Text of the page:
Some may see May as the month when theater people are waiting for the Tony Awards in June, but don’t be fooled. There are at least 21 shows opening in New York this month, including one on Broadway. AND there are a half dozen major New York theater awards announcing their winners in May. Below is a list of May awards by the date when the winners are announced, and May shows organized chronologically by opening date, with descriptions. Each show title is linked to a relevant website. (And each award is linked to a list of nominees — for those awards that announce nominees in advance.) Nothing, of course, is guaranteed about any of these shows, even those that seem the most promising. (This is why I write reviews.) There are always surprises. Color key: Broadway: Red. Off Broadway: Purple. Off Off Broadway: Green. Awards: Orange
Love Me (Funny Sheesh at The 4th Street Theater) It’s the mid-1990s in New York City, and underachieving writer/motivational speaker Charlie Styptic searches for love and artistic achievement.
Fred and Estelle Astaire nominees announced Forever (New York Theatre Workshop) Framed with the story of the pilgrimage that Dael Orlandersmith took to the cemetery where Marcel Proust, Oscar Wilde and Jim Morrison are buried, she offers a semi-autobiographical exploration of the family we are born into and the family we choose. Dinner With The Boys (Theatre Row – Acorn) Written by and starring Dan Lauria (The Wonder Years, Lombardi), this comedy tells the story of two wise guys from the old neighborhood who find themselves at odds with the Family, and prepare them dinner to make amends.
Toast (The Public Theater) Lemon Anderson (County of Kings) tells the story of a group of inmates “fighting to keep their minds free amidst the 1971 riots that rocked Attica Prison.”
Melissa’s Choice (Theatre Row, The Lion) A passionate lawyer must decide between two men, and is helped by her unlikely guides at a local campsite. Cool Hand Luke (59e59) Under the scorching Florida sun, Boss Godfrey watches the chain gang and keeps his eye on Cool Hand Luke – war hero, trouble-maker, and inspiration to his fellow inmates – just the kind of man the Boss needs to crush. (They make no mention of the Paul Newman movie. Both are based on the novel by Donn Pearce.)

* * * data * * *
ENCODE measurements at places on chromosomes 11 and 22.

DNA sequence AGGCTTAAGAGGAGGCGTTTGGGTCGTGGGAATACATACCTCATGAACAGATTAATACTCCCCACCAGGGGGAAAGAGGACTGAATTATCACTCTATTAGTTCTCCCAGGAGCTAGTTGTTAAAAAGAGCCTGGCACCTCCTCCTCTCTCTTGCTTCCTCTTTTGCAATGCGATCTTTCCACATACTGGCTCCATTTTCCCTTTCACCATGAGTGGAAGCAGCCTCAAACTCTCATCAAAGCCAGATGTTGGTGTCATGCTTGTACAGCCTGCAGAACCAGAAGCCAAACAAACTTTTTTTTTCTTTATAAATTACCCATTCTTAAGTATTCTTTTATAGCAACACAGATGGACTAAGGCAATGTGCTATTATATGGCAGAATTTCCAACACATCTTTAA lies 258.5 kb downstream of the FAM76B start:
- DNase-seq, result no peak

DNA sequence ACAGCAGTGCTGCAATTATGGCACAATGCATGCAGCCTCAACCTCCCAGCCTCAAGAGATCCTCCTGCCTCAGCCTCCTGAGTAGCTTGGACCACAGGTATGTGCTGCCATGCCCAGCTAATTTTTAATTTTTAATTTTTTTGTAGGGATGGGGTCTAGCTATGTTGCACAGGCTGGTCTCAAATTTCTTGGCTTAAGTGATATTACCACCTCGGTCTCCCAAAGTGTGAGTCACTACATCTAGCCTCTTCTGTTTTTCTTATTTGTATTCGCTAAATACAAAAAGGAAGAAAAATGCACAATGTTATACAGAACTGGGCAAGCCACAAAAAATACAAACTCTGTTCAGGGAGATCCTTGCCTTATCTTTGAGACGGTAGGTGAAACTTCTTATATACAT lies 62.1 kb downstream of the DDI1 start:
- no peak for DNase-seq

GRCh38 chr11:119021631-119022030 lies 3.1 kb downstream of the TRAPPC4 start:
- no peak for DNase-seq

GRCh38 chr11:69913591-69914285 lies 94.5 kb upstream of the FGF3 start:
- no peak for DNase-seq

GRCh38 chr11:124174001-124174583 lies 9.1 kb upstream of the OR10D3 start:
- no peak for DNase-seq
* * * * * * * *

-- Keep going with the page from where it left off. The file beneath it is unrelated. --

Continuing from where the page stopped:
Summer and Smoke (T. Schreiber Theatre Studio) The Tennessee Williams play is directed by Terry Schreiber
One Hand Clapping (59e59) Adapted from Anthony Burgess’ (author of ‘A Clockwork Orange’) 1961 novel, this darkly comic story about the winner of a TV quiz show who makes a sinister proposition to his wife.
The Painted Rocks at Revolver Creek (Signature) A new play by Athol Fugard inspired by the life of outsider artist Nukain Mabusa.
The Glass Menagerie (47th Street Theatre) The Tennessee Williams play presented in the inaugural season of the Masterworks Theater Company. The multicultural cast includes Olivia Washington, Denzel Washington’s daughter, as Laura.
What I Did Last Summer (Signature Theatre) The latest in the Signature season of plays by A.R. Gurney: With her husband overseas near the end of World War II, Grace fights to save the splintering bonds of her family by taking her teenage son and daughter to spend the summer on Lake Erie. Starring the fabulous Kristine Nielsen, with the up-and-comer Noah Galvin.
The Way We Get By (Second Stage) Amanda Seyfried and Thomas Sadoski in Neil Labute play about the morning after a one-night stand.
The Other Thing (Second Stage Uptown) Kim is a journalist, writing what she thinks will be a run-of-the-mill article about a father and son team of ghost hunters in rural Virginia.
Incognito (MTC at New York City Center) A new play by Nick Payne (Constellations) about a pathologist who steals the brain of Albert Einstein; a neuropsychologist embarks on her first romance with another woman; a seizure patient forgets everything but how much he loves his girlfriend
An Act of God (Studio 54) Jim Parsons stars in a ” 90-minute comedy where the Almighty and His devoted angels answer some of the deepest questions that have plagued mankind since Creation.”
Cagney (York Theatre Company) A musical about the actor from his humble beginnings in New York City’s Lower East Side through his rise as a vaudeville song-and-dance man, to his superstardom in Hollywood.
R/Evolution (Robert Moss Theater) A new musical set 150 years in the future, when governments have been replaced by corporations.